This week, Science of Us is exploring time: What makes it feel like it’s speeding up or slowing down, how we learn to tell the difference, and how we can learn to control it either way?
Imagine receiving the following email from a co-worker: “Next Wednesday’s meeting has been moved forward two days.”
Now, what day should you show up for the rescheduled meeting? On Monday? Or Friday?
People usually feel very confident about their answer one way or the other, but it turns out that it’s a surprisingly ambiguous question, according to research by Lera Boroditsky, a professor of cognitive science at the University of California, San Diego. She found that people are generally pretty evenly split on whether the new meeting is on Monday or Friday. Not only does Boroditsky’s research mean that you should probably double check the meeting day with your co-worker, it also points to some interesting revelations about how people draw from our ideas about space to think about the abstract concept of time.
When we talk about time, we often borrow spatial metaphors or analogies. Boroditsky offered a couple of examples: “The best is ahead of us; the worst is behind us.” But we sometimes use these spatial metaphors in contrary ways, she said. We could, for example, say either, “we’re approaching the deadline” or “the deadline is approaching” and express basically the same idea, while articulating two different concepts of time. One of these concepts is the ego-moving perspective, in which we perceive ourselves as moving forward through time. The other is the time-moving perspective perspective, in which we think of time as moving toward us, as though we’re standing in a river and facing upstream.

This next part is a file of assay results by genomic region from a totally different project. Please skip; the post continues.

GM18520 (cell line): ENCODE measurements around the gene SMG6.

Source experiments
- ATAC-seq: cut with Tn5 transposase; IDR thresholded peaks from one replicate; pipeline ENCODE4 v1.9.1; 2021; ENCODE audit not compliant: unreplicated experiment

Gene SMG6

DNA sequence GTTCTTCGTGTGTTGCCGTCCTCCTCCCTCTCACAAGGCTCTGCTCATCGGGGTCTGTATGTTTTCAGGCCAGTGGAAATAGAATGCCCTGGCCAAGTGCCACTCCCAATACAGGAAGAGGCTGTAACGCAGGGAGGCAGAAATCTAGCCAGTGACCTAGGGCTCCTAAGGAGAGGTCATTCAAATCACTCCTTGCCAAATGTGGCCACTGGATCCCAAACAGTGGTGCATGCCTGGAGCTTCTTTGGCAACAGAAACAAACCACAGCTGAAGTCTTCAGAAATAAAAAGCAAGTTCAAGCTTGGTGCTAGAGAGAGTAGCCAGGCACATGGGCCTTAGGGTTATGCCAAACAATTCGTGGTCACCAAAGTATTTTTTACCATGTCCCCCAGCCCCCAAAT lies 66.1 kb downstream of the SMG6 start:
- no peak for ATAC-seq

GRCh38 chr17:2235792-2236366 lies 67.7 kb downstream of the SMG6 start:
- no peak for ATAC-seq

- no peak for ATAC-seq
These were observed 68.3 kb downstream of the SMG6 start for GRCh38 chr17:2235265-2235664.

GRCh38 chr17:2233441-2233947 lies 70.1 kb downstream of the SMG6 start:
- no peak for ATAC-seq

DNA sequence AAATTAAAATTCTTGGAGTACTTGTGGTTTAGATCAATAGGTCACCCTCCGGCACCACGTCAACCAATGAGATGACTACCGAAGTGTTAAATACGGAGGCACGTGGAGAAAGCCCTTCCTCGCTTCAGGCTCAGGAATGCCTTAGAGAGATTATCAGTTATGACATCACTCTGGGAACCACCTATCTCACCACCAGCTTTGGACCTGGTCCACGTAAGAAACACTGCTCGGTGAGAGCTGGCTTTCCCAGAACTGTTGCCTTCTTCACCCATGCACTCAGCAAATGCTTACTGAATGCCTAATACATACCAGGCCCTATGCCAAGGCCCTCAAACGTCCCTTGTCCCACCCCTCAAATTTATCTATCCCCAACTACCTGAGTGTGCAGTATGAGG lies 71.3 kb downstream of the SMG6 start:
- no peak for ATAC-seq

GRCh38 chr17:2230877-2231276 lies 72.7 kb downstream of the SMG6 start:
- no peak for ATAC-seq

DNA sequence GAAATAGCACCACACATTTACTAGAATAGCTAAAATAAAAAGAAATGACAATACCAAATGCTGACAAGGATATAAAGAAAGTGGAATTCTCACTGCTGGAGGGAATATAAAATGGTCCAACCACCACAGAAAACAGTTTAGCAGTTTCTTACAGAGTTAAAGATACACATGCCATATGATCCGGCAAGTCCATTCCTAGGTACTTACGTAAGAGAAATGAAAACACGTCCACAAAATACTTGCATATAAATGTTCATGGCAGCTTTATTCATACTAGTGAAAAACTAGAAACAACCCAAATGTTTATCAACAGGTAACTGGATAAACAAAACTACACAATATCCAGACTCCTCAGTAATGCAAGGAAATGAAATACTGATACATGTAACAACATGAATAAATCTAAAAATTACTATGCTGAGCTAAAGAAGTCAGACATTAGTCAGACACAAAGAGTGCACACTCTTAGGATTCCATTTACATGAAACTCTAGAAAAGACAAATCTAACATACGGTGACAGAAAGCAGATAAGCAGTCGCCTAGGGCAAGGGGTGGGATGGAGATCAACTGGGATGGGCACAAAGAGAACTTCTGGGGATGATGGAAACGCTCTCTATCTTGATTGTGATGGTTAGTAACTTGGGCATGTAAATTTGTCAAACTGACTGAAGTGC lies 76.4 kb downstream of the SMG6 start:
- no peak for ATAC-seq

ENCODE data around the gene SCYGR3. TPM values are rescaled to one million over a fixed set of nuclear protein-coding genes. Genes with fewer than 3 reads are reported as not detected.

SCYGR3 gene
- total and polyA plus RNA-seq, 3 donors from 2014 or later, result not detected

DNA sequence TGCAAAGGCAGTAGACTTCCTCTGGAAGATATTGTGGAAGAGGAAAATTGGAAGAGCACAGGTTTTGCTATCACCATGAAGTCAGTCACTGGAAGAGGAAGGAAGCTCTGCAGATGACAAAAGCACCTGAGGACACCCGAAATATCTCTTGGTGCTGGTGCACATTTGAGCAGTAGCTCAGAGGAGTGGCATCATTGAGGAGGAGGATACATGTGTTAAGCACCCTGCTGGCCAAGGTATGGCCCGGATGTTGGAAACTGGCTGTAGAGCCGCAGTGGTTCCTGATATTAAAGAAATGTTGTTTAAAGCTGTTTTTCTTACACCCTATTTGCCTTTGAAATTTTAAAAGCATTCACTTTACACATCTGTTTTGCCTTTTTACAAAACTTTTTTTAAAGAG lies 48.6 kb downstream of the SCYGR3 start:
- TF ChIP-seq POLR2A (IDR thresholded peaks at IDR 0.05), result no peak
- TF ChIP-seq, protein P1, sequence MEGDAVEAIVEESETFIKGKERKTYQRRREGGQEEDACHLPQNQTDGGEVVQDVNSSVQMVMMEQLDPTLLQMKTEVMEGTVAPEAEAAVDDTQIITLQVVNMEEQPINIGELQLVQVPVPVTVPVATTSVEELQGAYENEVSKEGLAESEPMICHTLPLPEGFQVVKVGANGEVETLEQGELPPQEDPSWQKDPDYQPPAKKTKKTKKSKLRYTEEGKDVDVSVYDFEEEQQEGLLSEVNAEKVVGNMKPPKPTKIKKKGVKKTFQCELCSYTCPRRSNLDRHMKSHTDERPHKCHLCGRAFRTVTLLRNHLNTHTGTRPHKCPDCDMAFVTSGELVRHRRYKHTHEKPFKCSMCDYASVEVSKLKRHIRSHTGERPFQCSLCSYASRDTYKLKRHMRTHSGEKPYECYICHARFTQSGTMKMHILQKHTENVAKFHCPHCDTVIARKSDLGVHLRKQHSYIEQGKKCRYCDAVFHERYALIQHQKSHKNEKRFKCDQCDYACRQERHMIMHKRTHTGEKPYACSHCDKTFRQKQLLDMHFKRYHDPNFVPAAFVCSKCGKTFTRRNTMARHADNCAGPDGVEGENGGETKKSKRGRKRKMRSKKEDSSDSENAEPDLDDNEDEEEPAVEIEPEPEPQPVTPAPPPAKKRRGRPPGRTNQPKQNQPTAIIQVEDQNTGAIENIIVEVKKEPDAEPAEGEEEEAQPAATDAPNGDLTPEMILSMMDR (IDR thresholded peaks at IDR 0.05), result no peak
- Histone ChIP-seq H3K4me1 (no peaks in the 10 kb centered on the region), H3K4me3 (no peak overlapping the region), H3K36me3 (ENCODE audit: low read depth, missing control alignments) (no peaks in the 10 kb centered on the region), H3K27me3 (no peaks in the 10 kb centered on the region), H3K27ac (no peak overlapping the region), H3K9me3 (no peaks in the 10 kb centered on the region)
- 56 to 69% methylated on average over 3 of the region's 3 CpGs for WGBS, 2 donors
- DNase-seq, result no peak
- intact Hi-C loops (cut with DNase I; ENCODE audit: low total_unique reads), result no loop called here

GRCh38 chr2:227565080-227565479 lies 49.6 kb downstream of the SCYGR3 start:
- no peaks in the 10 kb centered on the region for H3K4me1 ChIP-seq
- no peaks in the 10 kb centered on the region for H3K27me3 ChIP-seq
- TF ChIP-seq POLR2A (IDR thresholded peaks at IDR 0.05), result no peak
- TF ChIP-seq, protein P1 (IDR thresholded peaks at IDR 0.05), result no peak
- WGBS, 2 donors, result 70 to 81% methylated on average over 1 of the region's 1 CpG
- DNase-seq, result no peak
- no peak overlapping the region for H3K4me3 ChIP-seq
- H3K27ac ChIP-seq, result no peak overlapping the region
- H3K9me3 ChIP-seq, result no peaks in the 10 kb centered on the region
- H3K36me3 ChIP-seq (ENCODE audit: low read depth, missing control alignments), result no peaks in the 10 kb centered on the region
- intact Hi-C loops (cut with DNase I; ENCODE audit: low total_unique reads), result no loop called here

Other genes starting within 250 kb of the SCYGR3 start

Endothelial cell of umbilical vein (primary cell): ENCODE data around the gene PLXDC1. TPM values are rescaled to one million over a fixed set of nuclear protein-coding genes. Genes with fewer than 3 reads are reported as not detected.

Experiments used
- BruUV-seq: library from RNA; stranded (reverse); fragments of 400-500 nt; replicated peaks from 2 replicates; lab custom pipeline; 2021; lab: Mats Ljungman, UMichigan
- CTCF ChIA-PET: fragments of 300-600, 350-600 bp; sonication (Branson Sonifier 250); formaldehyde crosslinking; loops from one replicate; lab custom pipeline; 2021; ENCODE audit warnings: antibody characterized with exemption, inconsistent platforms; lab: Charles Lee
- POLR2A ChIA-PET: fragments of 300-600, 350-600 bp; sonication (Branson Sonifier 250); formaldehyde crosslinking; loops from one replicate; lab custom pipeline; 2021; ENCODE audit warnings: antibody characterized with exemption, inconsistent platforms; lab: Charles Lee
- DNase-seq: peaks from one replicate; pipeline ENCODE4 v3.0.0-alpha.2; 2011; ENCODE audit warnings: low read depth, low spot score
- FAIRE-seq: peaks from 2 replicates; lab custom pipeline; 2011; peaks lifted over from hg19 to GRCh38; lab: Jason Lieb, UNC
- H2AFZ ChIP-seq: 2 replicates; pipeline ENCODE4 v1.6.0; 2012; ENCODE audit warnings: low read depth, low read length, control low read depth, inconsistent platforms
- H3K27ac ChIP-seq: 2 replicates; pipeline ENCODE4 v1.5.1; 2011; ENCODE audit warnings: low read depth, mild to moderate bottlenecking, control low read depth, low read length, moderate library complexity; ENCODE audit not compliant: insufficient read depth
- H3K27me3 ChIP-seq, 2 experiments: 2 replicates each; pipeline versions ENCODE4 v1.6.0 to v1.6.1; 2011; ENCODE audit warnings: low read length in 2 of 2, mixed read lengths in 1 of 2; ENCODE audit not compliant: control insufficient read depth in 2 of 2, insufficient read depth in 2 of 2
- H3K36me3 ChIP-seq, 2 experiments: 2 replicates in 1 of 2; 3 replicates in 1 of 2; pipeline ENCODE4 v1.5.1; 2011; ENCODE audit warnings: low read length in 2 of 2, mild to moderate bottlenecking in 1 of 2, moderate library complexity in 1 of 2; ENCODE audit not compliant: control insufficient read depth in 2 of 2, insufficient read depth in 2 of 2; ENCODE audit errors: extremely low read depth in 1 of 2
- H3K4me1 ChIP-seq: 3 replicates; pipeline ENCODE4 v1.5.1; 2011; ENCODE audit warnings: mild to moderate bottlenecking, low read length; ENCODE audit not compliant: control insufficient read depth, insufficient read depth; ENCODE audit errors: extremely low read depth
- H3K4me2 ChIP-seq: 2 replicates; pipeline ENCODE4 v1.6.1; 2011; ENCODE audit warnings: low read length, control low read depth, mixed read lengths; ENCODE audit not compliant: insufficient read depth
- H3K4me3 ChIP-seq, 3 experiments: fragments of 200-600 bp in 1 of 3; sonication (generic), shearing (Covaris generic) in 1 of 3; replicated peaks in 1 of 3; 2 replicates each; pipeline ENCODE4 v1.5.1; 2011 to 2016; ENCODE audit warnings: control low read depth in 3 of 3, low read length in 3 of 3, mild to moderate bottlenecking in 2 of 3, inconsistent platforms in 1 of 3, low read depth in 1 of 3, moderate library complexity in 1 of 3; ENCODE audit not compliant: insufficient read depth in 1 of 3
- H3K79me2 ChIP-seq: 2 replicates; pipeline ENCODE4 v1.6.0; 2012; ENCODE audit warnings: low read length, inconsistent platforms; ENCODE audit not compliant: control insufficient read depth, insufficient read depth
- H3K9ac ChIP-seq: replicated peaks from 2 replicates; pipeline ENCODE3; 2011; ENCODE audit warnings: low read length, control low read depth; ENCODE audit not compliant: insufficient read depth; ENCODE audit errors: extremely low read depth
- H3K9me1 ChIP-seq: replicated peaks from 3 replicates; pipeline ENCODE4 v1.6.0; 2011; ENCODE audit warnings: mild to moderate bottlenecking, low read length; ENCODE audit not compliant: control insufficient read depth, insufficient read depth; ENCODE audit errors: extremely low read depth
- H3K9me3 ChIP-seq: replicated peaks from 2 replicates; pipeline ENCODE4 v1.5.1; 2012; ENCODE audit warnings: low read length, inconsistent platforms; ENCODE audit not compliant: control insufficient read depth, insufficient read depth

Hence the ambiguity of the question about next Wednesday’s meeting. People with an ego-moving concept of time are more likely to think the meeting has been moved to Friday, because “forward” in their minds refers to the direction they’re headed, forward into the future. But people with a time-moving perspective think of “forward” in reference to the direction that they think time flows: toward them, meaning the meeting is now on Monday.
Interestingly, people are often oblivious to the fact that both answers are equally valid, blind to the arbitrariness of their own concept of how time passes. Boroditsky said that when she asked people to rate their confidence in their answer, either Monday or Friday, they would just look at her blankly — there was only one reasonable answer in their mind.
Boroditsky also found that people are unreasonably confident in their answer despite the fact that their concept of time is mutable. In several experiments, Boroditsky found that people switched from a time-moving or an ego-moving perspective based on how they happened to be thinking of physical movement, pointing again to the fact that we borrow ideas about space to understand the abstract notion of time. She found, for instance, that people who had just gotten off a flight were more likely to answer “Friday.” Having just moved through space, they were more inclined to take an ego-moving perspective, seeing themselves as moving forward through time.
One lesson of Boroditsky’s research: Clarifying the meeting schedule is almost always a good idea, especially if your co-worker is emailing from the airport.